LOS ANGELES — “Star Trek” turns 50 on Sept. 8, which means many who first watched the premiere on NBC — or even discovered it via reruns — are eligible for Social Security. And the most committed of those fans were pioneers in their own right — blazing a trail that helped forge the outlines of modern fan culture.
Without slighting Gene Roddenberry’s creation, that loyal Trekker contingent (please, don’t call them “Trekkies,” which many fans see as disparaging) represents the franchise’s defining element. Their obsessive devotion, their fixation on minute details and their vocal praise — and criticism — not only served as a template for the sci-fi/pop-culture universe but qualifies as “Trek’s” most enduring legacy.
“Star Wars” was an instant sensation; “Star Trek” required more nurturing. And it was “Trek” fans who, even before internet chat rooms or social media, nursed it back to life after its initial three-year run on NBC.
That level of involvement has also been a source of tension between Trekkers and Paramount, the studio behind the franchise. While many fans have a clear vision of what’s right for the franchise, the company sees “Star Trek” as a profit center, capitalizing on its built-in audience as leverage to advance larger business interests.
Toward that end, Paramount made “Star Trek: Voyager” the centerpiece in launching the UPN network in 1995. And CBS — which now controls “Trek’s” TV component, a byproduct of its divorce from Viacom — is doing much the same by delivering a new offshoot, “Star Trek: Discovery,” to power its pay-to-view CBS All Access service, in 2017.
Fans are, obviously, excited by the prospect of such new wrinkles. But through the years they have also become extremely protective of the property, complicating their relationship with, say, the latest wave of “Star Trek” movies, which, under producer-director J.J. Abrams, rebooted the original characters and introduced an alternative time line.
While studios increasingly rely on fan loyalty for all sorts of franchises — a phenomenon “Trek” and its audience sparked — the tradeoff is that they are also made keenly aware when something elicits their wrath. At a 2013 convention, fans voted “Star Trek Into Darkness” the worst film in the franchise’s history, and Abrams has subsequently apologized for aspects of the movie.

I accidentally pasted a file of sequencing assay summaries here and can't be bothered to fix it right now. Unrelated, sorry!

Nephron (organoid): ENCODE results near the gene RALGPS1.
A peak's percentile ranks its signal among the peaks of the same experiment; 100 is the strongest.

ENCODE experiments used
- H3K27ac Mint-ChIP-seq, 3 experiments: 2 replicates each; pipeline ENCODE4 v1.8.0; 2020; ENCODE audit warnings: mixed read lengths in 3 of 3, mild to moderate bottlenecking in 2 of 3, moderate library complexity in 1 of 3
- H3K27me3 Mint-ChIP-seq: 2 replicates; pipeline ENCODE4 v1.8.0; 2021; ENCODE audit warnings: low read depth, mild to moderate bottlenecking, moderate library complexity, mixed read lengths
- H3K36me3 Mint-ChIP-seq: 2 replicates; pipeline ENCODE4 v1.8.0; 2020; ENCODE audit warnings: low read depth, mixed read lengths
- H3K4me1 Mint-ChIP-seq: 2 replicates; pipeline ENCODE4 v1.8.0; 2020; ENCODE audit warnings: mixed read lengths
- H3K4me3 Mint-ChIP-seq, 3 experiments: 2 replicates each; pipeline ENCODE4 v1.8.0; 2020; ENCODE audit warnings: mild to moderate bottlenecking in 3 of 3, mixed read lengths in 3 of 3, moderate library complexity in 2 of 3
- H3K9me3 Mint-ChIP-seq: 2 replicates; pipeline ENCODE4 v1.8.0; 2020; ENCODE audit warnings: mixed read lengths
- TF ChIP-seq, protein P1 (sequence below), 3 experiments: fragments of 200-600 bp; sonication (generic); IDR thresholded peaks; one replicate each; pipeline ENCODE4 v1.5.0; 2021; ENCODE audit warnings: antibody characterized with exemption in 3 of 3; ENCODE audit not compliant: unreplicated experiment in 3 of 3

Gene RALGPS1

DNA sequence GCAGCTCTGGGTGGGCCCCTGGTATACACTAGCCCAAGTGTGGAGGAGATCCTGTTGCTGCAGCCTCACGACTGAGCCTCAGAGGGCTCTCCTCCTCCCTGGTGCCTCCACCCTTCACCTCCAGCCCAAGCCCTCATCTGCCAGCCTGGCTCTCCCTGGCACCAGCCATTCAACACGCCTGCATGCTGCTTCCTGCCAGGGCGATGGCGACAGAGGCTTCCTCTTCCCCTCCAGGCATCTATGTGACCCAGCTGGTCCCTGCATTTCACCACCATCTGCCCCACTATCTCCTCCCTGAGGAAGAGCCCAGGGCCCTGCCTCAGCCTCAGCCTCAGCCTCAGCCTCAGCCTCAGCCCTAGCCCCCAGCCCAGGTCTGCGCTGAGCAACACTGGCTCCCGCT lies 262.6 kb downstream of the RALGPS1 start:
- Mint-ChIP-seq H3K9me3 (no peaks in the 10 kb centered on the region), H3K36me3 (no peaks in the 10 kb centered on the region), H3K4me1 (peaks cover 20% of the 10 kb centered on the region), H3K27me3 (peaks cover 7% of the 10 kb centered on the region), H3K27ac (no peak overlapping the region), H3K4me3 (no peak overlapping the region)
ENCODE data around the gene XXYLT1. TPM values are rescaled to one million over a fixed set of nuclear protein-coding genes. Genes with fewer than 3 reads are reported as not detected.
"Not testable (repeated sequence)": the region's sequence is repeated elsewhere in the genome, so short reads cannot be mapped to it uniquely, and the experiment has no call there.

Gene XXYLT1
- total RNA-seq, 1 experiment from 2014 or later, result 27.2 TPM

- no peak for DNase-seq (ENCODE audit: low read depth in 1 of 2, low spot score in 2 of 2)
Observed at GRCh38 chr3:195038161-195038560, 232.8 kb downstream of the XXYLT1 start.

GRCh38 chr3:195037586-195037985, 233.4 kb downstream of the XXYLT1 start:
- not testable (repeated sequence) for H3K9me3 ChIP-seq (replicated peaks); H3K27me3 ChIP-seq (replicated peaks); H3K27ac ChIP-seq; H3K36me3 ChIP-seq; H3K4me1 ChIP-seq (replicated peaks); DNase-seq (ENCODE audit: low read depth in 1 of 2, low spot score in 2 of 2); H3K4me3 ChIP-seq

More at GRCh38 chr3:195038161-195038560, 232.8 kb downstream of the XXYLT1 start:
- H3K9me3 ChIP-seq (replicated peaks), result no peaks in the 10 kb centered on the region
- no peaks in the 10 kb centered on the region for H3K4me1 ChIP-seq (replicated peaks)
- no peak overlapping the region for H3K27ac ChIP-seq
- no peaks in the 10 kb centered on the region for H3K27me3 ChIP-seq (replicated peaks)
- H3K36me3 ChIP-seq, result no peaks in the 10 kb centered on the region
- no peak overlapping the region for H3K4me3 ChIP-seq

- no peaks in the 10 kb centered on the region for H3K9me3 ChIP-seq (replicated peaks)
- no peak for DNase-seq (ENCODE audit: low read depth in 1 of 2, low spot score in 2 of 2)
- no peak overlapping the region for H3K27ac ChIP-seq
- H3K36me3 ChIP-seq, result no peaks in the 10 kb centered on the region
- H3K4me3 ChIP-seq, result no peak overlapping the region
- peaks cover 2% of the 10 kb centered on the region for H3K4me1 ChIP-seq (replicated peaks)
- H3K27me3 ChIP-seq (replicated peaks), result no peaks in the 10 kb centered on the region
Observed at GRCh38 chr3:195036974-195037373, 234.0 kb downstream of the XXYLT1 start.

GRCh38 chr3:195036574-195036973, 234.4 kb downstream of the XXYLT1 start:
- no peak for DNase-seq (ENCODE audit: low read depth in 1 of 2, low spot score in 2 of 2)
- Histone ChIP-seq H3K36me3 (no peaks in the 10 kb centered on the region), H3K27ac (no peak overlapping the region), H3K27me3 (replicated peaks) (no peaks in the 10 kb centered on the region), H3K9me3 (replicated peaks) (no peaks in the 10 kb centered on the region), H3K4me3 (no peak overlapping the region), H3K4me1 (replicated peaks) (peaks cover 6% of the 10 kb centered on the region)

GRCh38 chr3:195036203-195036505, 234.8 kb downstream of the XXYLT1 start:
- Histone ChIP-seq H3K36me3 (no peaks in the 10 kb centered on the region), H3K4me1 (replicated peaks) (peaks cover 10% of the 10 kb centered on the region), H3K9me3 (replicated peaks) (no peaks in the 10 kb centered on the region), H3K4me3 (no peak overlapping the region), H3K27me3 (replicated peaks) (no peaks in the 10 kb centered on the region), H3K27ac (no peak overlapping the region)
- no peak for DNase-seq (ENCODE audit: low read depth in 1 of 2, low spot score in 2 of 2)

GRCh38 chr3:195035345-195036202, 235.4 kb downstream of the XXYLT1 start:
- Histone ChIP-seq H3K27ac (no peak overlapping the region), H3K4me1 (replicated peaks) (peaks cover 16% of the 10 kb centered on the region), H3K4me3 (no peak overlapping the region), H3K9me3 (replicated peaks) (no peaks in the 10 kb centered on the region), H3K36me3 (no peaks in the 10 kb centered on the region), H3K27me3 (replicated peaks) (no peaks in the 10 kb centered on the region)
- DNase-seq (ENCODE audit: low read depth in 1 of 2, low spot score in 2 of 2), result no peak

Die-hard fans have always been an over-sized part of the “Star Trek” equation. Notably, the first “Trek” convention was held in the early 1970s, three years after its cancellation, and years before its theatrical revival with “Star Trek: The Motion Picture.”
Because of that strong sense of ownership, satisfying the “Star Trek” faithful hasn’t always been easy.
For those directly associated with “Star Trek,” dealing with the fans can be a mixed bag. The best (and certainly funniest) illustration of that frustration came on “Saturday Night Live,” with William Shatner participating in a sketch in which he fields increasingly absurd and niggling questions at a “Trek” convention.
In what seemed like a cathartic moment, Shatner finally loses his cool, railing at fans for turning what was “just a TV show” into “a colossal waste of time,” and telling those in the room, “Get a life.”
Still, it’s clear that the passion of the “Star Trek” audience — and their ways of expressing it — have spread throughout the fandom universe. Buzzfeed recently explored, among other things, how Trekkers pioneered various expressions of fan ardor, “from elaborate cosplay [people dressing up as characters] to provocative slash fiction to organizing conventions devoted to a single series.”
As any attendee of Comic-Con or a similar gathering can attest, such hives of fan activity now regularly arise around sci-fi or fantasy movies and TV shows. In an age where programs can survive with relatively small but intense followings, cultivating such groups has become a business strategy, with studios employing marketing specialists to reach fans — and to address them in terms that won’t alienate them.
Many no doubt see “Star Trek’s” durability as a tribute to Roddenberry and his utopian vision, in which the world and its diverse people unite to pursue intergalactic goals. That might have felt especially bracing amid the tumult of the 1960s but has continued to resonate through multiple incarnations over a half-century.
While the merits of that creation shouldn’t be discounted, “Trek’s” ability to both live long and prosper owes an inordinate debt to its fans — those who took the original series and gave it a life beyond TV.
In that regard, Trekkers — even more than the series itself — charted a course that took the fan experience into the present and, likely, the future.